The ReadyBoost feature was introduced to Windows with the release of Vista, and it has been retained in the latest version of Microsoft’s operating system, with some minor improvements. It enables you to use a plugged in USB stick as additional RAM memory that can be utilised by your PC – while not as fast as the actual RAM sticks installed inside your computer case, these flash drives operate much faster than the hard disk, which is where Windows usually stores extra data once the RAM has filled up.
When you plug in a USB drive into your PC you’ll be asked if you want to activate ReadyBoost. You can find the same setting by right-clicking on the drive in Windows Explorer, choosing Properties and opening up the ReadyBoost tab from the dialog that appears. If the device matches the compatible specifications (including an access time of 1ms or less) then Windows will begin to use it for temporary data storage.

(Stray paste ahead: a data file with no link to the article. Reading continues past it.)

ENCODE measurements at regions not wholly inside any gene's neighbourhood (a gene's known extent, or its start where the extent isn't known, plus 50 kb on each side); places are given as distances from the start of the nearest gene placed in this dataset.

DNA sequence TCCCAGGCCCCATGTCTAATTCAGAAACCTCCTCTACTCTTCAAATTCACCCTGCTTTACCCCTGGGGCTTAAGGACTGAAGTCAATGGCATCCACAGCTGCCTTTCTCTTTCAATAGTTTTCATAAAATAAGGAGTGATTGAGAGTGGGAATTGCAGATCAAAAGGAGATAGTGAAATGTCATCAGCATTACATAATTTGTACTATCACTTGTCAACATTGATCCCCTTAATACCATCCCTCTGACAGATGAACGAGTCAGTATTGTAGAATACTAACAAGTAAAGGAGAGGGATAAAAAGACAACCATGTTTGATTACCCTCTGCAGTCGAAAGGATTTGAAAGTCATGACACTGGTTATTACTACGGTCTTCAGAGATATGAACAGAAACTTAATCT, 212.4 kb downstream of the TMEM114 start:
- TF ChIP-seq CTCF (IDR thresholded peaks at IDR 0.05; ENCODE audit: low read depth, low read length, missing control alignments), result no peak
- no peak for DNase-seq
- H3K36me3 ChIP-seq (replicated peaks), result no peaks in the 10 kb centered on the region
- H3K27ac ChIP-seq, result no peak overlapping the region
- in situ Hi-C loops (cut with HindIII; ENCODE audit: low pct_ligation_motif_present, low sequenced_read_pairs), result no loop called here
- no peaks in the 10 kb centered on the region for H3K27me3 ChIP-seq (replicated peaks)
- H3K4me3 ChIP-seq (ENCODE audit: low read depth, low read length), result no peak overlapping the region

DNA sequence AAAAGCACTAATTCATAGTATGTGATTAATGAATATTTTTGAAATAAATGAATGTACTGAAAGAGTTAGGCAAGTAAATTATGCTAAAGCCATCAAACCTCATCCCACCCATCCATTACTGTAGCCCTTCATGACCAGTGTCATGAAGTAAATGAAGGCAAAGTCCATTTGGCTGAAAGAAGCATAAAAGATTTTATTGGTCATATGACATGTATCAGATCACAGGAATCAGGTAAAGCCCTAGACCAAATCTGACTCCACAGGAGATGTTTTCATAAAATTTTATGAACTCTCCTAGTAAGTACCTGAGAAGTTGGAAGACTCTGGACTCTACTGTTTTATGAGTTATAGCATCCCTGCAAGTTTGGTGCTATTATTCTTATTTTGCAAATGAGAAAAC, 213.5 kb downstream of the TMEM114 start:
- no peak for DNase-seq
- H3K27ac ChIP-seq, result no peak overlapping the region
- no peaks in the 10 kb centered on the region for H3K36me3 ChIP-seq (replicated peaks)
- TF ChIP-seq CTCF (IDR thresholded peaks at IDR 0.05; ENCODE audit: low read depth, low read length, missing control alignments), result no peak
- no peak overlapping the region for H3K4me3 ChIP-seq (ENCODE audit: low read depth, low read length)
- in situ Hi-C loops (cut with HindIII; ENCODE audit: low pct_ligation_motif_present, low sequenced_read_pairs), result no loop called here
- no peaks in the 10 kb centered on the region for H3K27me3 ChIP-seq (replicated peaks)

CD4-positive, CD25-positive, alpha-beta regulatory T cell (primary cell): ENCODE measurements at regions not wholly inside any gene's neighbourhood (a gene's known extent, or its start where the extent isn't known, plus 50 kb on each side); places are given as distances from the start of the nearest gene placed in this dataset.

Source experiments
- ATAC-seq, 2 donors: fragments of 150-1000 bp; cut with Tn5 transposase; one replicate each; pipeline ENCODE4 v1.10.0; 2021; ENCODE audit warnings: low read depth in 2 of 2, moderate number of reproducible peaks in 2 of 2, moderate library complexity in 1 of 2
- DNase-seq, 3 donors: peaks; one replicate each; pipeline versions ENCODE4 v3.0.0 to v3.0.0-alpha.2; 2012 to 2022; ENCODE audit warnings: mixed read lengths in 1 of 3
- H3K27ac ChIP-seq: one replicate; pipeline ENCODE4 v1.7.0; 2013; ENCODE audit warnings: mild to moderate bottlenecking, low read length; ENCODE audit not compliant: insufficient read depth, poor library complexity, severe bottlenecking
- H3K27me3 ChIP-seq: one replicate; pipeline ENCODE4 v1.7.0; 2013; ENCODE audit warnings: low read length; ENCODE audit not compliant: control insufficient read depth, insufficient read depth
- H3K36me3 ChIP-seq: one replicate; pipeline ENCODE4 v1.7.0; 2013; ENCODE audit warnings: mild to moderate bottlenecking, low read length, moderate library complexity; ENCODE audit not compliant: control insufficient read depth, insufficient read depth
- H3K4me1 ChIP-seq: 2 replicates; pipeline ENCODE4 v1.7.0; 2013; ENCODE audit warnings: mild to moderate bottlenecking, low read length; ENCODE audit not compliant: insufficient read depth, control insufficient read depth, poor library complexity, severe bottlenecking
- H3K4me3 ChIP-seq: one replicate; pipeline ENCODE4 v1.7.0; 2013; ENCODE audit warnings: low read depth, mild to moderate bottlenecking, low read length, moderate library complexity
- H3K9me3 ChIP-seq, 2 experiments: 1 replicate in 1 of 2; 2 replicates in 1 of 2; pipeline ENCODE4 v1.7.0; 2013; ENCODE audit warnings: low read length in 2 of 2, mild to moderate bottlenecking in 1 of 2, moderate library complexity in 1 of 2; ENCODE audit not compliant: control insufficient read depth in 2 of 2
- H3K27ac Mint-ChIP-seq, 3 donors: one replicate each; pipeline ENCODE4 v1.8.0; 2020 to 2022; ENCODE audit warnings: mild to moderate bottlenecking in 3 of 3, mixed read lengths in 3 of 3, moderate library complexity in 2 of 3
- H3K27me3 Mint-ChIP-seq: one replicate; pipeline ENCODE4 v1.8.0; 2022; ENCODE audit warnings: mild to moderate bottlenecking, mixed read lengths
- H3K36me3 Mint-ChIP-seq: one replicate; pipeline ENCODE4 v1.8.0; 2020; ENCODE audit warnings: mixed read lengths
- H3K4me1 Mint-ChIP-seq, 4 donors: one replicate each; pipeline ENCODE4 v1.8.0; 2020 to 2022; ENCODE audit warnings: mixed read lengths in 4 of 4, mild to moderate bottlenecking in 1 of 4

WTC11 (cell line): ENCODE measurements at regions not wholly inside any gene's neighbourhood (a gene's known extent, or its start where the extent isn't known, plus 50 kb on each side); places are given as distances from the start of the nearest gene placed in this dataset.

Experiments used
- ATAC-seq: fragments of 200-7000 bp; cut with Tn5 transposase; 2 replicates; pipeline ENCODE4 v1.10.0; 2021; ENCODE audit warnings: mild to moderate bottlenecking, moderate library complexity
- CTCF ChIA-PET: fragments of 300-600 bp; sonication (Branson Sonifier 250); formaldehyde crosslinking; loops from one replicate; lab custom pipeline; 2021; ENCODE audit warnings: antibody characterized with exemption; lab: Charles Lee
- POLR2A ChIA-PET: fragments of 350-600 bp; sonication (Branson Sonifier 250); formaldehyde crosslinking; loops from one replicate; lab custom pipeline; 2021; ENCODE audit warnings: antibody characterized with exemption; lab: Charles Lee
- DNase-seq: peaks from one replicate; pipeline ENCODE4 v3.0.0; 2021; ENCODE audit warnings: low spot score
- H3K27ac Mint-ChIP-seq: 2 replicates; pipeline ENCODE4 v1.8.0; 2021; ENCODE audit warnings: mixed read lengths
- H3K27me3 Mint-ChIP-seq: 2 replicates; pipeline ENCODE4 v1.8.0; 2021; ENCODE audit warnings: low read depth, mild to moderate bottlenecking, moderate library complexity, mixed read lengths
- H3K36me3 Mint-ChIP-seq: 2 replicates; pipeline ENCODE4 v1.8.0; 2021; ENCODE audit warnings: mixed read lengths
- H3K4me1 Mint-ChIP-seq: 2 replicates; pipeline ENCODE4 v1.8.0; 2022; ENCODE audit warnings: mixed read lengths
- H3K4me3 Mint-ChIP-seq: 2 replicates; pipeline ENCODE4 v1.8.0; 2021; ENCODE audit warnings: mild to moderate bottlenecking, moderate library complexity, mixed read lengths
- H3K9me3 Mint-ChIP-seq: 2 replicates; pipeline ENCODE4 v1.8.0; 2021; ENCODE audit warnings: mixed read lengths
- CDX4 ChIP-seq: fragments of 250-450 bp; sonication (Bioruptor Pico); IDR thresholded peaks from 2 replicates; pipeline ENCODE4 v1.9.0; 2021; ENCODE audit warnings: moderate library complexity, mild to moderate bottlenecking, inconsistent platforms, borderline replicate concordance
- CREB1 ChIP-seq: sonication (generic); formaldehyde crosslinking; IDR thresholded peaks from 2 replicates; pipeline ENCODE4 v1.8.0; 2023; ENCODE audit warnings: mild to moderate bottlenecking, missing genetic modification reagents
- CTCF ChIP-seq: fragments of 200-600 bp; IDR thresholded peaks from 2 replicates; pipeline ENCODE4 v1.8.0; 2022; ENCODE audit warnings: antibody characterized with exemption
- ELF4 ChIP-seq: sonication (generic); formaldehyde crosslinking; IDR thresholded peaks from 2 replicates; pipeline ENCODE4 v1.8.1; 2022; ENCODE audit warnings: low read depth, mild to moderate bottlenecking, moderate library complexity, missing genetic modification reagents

The highest performance gains will be seen on systems where there isn’t a great deal of on-board RAM installed to begin with. Instead of repeatedly accessing the hard drive to cache data as it works, Windows will be able to use the speedier USB stick instead. In Windows 7, you can use up to 8 separate devices to provide a total of 256GB additional memory for your PC system.
(For a full guide to Windows 7, order the Essential Windows 7 Handbook 2nd Edition, on sale now from newsagents and online.)